Editing, Flyfishers' Journal, Writing

The Flyfishers’ Journal: Summer 2022

On the few occasions when I’ve tried saltwater flyfishing – also known to its real cognoscenti as SWFFing – around the coast of Britain, I’m happy to admit that I’ve not been very successful.

Yet if the fish were fairly insignificant (mainly small pollack or coalfish lured up from forests of kelp with sinking lines and heavy Clouser Minnows) the experience certainly wasn’t. Out there on the rocks, humbled by boundless horizons, connected by crashing surf to the churning of planet-sized processes… this was elemental immersion at a level that’s rarely possible to achieve on even the mightiest loch or salmon river, much less on my usual placid trout streams.

Of course, I’m very far from the first to have felt the pull of those primordial forces, or appreciate the sporting opportunities to be found at the constantly-shifting edges of sand, sea and sky, and that’s what I’ve tried to suggest in this issue of the Flyfishers’ Journal.

Thanks to a timely introduction from John Knott, this summer’s theme was inspired by John McGill and the first of two meticulously-researched articles on the origins of saltwater flyfishing in the UK. Subsequent conversations revealed that the Club has its own in-house SWFFing experts too, and I’m incredibly grateful to Nigel Haywood, who hasn’t just contributed his own expert piece on SWFFing’s Victorian heyday, but also reviewed James Batty’s recently-published Fishing from the Rock of the Bay, and even opened his personal saltwater fly-box for detailed inspection.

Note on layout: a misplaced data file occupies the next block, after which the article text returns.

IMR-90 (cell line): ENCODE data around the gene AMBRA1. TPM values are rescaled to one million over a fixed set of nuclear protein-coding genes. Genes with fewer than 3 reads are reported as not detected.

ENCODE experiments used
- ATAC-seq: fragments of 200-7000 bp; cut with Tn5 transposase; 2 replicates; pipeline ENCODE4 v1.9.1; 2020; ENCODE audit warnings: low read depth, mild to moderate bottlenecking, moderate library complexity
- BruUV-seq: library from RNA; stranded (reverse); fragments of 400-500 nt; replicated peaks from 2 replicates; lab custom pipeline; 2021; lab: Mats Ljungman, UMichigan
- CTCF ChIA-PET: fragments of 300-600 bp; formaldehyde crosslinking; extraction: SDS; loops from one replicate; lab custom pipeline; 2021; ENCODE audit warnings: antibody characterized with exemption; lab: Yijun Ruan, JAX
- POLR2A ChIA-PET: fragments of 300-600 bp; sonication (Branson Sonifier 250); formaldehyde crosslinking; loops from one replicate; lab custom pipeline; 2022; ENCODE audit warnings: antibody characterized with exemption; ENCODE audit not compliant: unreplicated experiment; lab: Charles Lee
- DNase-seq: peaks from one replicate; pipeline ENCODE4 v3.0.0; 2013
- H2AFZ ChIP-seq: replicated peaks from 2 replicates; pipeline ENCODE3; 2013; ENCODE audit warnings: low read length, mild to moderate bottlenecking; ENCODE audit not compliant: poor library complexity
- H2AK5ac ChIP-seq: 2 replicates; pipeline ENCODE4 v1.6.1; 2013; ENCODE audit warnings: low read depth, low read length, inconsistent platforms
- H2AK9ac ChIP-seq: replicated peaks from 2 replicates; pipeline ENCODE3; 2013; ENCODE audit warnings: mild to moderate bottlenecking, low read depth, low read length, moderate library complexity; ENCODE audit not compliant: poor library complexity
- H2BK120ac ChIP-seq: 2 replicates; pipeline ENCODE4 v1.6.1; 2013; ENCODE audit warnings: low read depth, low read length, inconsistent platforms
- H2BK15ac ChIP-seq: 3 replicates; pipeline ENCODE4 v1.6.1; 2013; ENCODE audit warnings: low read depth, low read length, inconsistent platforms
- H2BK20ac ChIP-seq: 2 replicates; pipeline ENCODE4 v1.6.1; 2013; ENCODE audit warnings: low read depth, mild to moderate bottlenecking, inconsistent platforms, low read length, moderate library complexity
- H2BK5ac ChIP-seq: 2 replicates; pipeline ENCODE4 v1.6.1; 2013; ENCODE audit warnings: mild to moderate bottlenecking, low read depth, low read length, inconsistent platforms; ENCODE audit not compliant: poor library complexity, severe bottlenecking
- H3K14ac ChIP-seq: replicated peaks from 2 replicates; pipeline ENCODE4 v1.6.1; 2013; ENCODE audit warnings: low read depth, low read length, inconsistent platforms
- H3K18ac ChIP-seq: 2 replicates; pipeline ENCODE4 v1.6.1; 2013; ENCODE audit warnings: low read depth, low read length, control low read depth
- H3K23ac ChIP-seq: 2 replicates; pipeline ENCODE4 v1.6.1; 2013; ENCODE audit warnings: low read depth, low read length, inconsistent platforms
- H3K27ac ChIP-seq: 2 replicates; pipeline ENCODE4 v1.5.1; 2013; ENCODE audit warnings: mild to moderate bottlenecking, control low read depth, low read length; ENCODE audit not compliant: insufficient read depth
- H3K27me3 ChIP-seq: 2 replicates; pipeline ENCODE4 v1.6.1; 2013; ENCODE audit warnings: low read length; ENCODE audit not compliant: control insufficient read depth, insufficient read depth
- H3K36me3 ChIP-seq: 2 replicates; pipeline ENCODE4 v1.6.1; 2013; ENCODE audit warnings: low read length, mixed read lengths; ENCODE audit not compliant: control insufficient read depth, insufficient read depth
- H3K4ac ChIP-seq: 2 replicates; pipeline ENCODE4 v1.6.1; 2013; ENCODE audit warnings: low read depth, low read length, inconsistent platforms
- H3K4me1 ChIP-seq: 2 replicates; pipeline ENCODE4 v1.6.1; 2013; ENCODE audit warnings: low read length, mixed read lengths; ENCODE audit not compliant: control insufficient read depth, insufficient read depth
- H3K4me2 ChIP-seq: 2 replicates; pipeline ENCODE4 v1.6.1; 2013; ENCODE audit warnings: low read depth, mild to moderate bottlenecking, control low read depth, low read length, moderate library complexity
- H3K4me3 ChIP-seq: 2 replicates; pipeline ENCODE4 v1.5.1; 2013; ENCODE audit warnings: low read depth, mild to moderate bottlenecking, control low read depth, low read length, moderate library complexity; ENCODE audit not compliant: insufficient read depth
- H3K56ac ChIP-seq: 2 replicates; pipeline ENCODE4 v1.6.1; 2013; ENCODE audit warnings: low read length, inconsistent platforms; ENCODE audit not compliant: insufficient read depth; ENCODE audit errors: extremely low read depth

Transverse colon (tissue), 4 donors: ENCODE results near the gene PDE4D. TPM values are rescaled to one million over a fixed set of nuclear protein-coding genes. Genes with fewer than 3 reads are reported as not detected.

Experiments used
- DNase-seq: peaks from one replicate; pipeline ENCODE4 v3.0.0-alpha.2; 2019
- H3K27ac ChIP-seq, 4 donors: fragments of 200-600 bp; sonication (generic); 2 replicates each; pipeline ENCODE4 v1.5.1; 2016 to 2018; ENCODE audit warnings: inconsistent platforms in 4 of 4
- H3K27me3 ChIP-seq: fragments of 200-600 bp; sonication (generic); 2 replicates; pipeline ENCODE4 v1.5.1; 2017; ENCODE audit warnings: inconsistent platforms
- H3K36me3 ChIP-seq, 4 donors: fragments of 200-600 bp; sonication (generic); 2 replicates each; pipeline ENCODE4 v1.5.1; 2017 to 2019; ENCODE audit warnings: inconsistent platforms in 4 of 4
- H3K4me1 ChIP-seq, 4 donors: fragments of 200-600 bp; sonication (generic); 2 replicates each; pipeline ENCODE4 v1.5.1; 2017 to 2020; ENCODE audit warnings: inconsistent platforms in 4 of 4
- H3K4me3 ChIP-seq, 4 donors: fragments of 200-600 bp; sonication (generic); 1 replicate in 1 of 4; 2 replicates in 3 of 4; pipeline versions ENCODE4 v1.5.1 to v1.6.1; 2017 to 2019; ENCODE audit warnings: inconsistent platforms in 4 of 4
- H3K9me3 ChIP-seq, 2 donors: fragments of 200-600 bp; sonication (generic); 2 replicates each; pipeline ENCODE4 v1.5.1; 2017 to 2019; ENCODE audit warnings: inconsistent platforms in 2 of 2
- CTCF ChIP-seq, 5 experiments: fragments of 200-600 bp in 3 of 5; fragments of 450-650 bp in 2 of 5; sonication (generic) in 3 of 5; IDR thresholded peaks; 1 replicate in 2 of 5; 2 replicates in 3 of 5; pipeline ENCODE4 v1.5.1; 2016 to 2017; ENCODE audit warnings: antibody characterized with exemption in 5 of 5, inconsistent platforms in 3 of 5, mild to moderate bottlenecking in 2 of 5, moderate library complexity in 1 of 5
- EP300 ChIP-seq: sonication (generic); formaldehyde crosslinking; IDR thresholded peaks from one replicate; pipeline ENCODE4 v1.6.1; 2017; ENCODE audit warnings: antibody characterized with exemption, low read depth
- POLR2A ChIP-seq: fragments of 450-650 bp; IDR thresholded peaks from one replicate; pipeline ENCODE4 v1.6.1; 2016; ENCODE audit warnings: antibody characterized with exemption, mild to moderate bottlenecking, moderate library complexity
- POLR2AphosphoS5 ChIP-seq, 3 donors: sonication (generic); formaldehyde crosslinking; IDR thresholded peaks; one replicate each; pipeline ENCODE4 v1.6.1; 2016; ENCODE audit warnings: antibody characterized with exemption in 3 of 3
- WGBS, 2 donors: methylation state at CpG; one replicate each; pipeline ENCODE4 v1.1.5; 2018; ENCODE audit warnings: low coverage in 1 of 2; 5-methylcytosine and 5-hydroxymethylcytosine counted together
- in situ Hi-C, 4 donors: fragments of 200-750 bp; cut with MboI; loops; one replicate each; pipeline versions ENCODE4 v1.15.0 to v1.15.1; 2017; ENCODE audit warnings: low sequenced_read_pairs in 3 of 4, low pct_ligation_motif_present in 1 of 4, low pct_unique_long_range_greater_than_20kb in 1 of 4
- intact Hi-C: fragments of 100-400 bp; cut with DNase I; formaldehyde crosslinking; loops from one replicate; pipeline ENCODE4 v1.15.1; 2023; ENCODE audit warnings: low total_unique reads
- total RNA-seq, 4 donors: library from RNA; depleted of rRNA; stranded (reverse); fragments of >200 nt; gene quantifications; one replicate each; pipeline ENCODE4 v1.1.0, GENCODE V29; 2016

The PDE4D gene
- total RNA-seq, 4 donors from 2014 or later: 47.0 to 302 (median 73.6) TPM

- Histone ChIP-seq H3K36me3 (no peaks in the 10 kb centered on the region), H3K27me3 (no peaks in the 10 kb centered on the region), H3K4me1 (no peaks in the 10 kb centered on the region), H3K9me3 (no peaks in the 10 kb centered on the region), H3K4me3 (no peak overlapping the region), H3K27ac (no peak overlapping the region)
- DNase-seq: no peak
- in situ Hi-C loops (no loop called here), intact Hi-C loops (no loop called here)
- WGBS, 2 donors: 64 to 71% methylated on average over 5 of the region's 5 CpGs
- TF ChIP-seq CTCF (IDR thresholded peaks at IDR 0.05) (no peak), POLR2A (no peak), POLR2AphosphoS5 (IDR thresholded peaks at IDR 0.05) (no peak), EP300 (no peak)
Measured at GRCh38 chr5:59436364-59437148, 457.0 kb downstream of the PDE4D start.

Meanwhile, Barry Ord Clarke has photographed step-by-step tying instructions for his spectacular Hoodlum saltwater streamer pattern – deadly for Nordic sea-trout, but highly recommended on this side of the North Sea as well – and Steve Pitts has written about BASS, the Bass Anglers’ Sportfishing Society, and its ability to bring anglers’ concerns about the sustainability of bass stocks to the highest levels of international fisheries negotiation.

All told, the latest issue of the Flyfishers’ Journal has turned out quite the seaside feast of SWFFing inspiration, and I’m hoping it’ll even launch a few readers on their own coastal explorations this summer and autumn!